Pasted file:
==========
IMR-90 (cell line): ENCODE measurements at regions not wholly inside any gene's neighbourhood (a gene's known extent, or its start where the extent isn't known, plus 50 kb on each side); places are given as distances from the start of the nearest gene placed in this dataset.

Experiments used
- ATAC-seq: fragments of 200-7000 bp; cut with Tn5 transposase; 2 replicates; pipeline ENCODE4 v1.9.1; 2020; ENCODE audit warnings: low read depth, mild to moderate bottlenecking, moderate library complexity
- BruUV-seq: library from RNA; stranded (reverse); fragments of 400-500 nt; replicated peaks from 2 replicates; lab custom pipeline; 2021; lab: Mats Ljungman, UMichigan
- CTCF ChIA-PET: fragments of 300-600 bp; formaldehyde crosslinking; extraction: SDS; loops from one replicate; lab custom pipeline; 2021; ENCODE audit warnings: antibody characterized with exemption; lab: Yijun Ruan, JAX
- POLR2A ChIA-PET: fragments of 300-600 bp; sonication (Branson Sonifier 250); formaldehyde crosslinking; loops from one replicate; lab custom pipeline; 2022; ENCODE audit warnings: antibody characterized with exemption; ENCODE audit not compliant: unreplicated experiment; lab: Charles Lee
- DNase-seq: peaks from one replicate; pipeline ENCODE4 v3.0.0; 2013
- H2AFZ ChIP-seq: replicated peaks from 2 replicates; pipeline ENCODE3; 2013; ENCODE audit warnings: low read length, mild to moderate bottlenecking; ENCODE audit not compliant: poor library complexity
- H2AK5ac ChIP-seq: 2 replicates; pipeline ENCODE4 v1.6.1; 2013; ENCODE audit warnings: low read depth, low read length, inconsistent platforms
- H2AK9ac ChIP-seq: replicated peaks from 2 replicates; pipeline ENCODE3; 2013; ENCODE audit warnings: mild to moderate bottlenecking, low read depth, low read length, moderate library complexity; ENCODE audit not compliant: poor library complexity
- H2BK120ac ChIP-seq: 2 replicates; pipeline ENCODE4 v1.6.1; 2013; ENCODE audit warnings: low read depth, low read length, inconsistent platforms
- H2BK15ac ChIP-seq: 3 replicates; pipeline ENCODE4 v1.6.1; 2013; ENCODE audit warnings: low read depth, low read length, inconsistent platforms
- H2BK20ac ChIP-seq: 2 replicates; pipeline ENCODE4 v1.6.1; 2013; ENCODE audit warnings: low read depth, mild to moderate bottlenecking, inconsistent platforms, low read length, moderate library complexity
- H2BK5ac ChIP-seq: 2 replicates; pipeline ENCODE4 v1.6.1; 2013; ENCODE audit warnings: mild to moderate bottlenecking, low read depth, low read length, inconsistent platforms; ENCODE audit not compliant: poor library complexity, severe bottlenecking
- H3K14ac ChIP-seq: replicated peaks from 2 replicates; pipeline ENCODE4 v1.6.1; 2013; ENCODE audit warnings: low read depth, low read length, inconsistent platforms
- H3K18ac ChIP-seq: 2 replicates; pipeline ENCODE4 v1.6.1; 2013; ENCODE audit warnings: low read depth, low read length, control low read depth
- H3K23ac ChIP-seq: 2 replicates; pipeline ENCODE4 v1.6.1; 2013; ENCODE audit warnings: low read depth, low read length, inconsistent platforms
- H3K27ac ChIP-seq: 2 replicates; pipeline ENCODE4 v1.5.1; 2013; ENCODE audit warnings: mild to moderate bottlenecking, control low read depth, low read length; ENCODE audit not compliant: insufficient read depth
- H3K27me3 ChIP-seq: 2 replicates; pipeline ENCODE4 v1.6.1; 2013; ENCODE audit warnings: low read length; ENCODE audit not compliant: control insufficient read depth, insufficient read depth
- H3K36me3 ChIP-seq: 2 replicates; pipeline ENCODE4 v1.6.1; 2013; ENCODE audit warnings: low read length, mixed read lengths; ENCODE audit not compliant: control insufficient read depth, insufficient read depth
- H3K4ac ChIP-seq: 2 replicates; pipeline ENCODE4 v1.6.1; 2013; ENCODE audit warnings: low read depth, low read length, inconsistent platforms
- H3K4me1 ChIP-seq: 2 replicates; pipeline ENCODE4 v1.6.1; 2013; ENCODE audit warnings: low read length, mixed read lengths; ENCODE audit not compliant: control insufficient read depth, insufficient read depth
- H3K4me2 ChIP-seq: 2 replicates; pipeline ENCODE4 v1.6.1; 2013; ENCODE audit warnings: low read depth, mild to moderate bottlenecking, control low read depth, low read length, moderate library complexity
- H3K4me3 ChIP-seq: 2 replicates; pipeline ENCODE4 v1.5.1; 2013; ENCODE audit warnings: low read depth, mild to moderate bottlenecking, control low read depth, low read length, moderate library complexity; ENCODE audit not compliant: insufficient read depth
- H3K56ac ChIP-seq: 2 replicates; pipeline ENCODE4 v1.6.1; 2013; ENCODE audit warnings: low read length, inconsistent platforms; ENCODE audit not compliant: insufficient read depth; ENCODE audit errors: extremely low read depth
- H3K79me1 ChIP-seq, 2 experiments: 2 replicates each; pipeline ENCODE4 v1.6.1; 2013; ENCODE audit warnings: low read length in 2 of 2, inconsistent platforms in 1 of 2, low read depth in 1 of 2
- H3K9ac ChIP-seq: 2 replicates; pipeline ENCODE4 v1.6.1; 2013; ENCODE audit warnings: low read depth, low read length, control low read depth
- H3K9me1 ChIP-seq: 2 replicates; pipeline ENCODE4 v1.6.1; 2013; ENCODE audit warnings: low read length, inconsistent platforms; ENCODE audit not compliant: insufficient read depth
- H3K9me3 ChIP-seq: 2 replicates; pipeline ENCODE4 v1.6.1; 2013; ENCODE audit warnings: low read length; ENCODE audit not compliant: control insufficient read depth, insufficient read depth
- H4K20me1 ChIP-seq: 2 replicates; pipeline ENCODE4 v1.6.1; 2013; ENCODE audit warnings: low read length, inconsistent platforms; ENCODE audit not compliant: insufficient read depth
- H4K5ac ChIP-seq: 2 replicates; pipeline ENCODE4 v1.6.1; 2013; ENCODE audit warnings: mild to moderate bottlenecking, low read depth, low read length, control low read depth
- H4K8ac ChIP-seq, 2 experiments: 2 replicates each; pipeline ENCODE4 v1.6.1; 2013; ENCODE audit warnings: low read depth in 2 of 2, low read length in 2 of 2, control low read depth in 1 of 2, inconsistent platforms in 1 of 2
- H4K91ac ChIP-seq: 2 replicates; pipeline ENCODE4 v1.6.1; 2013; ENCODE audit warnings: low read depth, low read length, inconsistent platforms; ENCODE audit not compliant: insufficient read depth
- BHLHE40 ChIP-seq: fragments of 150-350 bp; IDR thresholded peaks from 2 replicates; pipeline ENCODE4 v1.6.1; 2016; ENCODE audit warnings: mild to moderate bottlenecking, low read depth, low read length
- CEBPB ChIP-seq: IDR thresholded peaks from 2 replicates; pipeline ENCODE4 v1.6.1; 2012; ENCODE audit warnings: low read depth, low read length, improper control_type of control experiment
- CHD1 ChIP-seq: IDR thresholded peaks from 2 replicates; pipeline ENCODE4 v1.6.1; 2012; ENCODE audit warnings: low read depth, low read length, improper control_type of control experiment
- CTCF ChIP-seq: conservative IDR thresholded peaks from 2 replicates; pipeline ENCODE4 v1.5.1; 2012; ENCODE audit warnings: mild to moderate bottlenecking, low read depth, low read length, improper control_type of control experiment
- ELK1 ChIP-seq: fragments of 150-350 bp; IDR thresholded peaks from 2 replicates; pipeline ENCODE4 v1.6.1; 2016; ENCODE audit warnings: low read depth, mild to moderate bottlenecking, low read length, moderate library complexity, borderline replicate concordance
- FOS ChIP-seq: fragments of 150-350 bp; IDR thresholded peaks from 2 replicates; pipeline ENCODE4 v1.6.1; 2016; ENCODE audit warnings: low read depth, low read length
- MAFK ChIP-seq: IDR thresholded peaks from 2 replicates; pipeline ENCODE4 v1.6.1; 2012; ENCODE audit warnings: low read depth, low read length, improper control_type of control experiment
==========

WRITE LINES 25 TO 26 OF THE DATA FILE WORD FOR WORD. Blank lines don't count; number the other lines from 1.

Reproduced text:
- H3K56ac ChIP-seq: 2 replicates; pipeline ENCODE4 v1.6.1; 2013; ENCODE audit warnings: low read length, inconsistent platforms; ENCODE audit not compliant: insufficient read depth; ENCODE audit errors: extremely low read depth
- H3K79me1 ChIP-seq, 2 experiments: 2 replicates each; pipeline ENCODE4 v1.6.1; 2013; ENCODE audit warnings: low read length in 2 of 2, inconsistent platforms in 1 of 2, low read depth in 1 of 2